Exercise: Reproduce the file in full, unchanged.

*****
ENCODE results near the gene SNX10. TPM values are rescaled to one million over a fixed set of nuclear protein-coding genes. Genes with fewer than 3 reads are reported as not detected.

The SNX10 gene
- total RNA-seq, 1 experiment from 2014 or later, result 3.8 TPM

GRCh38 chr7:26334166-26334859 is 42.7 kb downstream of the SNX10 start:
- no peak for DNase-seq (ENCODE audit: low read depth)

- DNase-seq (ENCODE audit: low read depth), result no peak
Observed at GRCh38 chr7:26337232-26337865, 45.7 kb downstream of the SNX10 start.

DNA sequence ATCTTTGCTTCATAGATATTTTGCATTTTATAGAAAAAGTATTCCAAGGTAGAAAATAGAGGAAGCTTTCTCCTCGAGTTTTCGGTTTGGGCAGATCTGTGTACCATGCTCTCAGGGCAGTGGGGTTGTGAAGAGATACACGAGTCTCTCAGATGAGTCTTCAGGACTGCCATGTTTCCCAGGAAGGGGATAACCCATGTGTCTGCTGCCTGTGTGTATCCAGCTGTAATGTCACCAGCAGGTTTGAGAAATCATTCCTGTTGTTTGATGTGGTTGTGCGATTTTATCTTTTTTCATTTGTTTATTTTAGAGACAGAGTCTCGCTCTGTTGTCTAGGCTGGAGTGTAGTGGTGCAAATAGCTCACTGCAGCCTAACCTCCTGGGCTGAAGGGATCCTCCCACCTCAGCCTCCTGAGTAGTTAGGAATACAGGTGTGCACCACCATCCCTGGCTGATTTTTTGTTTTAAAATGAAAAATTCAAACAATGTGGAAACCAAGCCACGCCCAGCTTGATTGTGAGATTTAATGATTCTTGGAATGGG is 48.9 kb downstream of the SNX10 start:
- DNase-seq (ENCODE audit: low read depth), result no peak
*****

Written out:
ENCODE results near the gene SNX10. TPM values are rescaled to one million over a fixed set of nuclear protein-coding genes. Genes with fewer than 3 reads are reported as not detected.

The SNX10 gene
- total RNA-seq, 1 experiment from 2014 or later, result 3.8 TPM

GRCh38 chr7:26334166-26334859 is 42.7 kb downstream of the SNX10 start:
- no peak for DNase-seq (ENCODE audit: low read depth)

- DNase-seq (ENCODE audit: low read depth), result no peak
Observed at GRCh38 chr7:26337232-26337865, 45.7 kb downstream of the SNX10 start.

DNA sequence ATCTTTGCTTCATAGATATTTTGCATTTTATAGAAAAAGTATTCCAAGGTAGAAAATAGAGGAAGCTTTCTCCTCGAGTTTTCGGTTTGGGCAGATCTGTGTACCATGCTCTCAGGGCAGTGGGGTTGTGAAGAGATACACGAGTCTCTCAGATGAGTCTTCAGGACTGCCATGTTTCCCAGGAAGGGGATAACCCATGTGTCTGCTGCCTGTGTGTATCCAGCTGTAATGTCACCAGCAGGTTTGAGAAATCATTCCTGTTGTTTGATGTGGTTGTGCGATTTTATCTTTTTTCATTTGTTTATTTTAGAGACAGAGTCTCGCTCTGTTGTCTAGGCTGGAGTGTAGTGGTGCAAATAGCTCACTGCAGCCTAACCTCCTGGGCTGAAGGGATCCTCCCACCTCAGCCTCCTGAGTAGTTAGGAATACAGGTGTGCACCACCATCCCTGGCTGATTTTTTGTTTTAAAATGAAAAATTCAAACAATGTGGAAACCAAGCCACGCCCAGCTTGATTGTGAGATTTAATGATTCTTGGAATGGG is 48.9 kb downstream of the SNX10 start:
- DNase-seq (ENCODE audit: low read depth), result no peak